7 thoughts on “Creating THE LIBRARY OF DREAM

  1. rebekahhi

    This is a very interesting view that you have of your talents. I like it and I think the concept of the book titles is just perfect and very fitting.

  2. Carol

    I love Dream’s library! If there is a place in The Sandman world I could visit, that’d be it!

  3. J. Kevin Carrier

    Minor problems aside, that’s a really striking and effective piece of art! I really like how you created that “spotlight” effect in the background with the fine-line shading. And Dream’s look of pure contentment: Curling up with a good book, and knowing there’s plenty more where that came from…what could be better?

    That photostat placement grid brings back memories! My first job out of college was shooting artwork on one of those beasts for a t-shirt company. I probably shortened my lifespan, spending so much time in a tiny room full of developing chemicals, but it sure came in handy when I needed to make reductions for my mini-comics. 😉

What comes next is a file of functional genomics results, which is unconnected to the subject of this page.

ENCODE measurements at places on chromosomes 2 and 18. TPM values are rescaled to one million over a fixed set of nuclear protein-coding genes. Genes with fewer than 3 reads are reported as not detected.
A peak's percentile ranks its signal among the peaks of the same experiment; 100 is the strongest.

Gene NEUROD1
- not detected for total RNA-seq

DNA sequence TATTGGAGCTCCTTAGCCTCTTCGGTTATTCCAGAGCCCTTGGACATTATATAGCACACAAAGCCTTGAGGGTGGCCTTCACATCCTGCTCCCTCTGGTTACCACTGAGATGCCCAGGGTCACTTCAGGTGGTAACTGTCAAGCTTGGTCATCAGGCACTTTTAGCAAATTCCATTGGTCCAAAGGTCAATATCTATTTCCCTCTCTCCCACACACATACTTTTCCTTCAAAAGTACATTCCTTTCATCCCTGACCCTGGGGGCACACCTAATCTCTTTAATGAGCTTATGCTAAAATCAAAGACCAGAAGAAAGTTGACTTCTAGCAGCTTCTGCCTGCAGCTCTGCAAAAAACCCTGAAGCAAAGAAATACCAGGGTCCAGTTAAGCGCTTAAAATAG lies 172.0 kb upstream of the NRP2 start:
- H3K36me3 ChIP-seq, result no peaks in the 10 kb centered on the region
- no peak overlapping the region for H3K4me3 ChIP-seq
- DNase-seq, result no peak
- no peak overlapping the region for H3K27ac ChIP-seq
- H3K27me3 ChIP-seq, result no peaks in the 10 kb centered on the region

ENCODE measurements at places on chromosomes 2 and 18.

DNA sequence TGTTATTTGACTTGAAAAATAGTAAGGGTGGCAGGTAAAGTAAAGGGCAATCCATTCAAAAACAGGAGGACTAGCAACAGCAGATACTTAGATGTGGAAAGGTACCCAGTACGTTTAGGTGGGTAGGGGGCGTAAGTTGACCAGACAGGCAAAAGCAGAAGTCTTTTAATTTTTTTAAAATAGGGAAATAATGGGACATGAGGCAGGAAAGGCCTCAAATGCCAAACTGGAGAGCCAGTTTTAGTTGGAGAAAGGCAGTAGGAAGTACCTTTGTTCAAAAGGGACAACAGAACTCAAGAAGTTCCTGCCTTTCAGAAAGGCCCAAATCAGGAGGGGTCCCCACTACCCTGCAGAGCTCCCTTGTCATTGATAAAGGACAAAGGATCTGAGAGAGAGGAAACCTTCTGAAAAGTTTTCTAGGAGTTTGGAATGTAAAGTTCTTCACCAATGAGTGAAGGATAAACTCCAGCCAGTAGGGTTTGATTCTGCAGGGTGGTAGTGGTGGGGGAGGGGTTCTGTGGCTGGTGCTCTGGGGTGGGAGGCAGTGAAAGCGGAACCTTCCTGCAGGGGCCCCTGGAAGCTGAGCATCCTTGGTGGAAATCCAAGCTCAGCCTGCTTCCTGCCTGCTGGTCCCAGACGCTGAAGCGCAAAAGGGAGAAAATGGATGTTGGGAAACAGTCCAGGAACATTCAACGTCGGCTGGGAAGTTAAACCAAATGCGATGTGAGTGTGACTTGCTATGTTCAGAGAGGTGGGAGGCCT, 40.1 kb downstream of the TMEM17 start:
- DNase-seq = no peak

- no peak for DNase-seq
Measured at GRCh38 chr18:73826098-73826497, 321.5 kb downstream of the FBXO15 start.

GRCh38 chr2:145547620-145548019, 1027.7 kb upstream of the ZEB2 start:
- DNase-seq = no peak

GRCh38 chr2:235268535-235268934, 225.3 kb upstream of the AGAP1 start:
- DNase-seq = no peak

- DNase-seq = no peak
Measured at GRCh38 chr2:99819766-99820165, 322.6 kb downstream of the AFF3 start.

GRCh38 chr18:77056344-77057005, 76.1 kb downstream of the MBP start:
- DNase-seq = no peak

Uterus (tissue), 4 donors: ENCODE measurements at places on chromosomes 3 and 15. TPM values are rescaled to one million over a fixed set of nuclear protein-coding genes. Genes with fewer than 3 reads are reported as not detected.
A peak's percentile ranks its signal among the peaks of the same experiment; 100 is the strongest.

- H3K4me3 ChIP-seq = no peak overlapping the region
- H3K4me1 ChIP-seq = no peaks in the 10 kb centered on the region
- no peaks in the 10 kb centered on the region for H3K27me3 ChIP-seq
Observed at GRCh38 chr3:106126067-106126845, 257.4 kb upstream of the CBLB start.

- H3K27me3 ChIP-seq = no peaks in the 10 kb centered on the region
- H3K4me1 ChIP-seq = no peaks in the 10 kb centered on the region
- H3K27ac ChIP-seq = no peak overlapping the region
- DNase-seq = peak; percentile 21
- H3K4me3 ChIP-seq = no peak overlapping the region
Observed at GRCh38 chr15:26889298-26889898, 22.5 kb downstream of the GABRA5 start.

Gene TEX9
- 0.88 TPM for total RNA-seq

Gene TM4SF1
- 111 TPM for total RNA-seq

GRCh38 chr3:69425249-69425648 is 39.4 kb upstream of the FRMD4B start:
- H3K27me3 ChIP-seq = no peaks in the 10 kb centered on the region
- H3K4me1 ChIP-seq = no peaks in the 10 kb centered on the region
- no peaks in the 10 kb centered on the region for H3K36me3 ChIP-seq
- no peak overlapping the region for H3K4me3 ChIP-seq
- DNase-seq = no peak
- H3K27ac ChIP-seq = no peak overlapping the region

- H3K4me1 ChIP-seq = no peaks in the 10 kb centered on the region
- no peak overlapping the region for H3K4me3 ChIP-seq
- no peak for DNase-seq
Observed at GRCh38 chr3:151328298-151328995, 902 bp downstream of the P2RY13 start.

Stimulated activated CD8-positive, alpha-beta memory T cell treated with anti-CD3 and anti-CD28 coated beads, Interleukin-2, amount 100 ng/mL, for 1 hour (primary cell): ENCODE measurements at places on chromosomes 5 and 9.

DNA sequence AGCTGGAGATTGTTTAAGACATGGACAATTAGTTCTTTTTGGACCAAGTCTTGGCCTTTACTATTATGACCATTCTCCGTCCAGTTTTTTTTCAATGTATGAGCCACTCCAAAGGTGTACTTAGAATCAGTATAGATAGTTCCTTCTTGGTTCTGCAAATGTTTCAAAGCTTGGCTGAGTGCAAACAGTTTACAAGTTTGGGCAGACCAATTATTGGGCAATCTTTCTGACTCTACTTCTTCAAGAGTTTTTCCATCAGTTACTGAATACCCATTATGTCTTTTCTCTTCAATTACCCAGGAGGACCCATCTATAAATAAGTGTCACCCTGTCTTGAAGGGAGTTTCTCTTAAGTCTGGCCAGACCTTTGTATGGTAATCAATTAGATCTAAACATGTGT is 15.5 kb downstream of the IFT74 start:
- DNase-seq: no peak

4. Pingback: Die besten Bibliotheken des Multiversums »

  5. Reid Byers

    Dear Todd,
    I would like to include a reduced size picture of the Library of
    Dream print in a forthcoming book on the nature of imaginary books.
    Could you tell me from whom should I request permission?
    (I love the drawing and the clever titles.)
    Best regards,
    Reid Byers

  6. Todd Klein Post author

    Hi Reid, this is complicated because DC Comics owns Sandman, but it’s my concept and art. I don’t think DC is likely to grant permission to use it, since it was not done for them, and asking might open a can of worms. Sorry.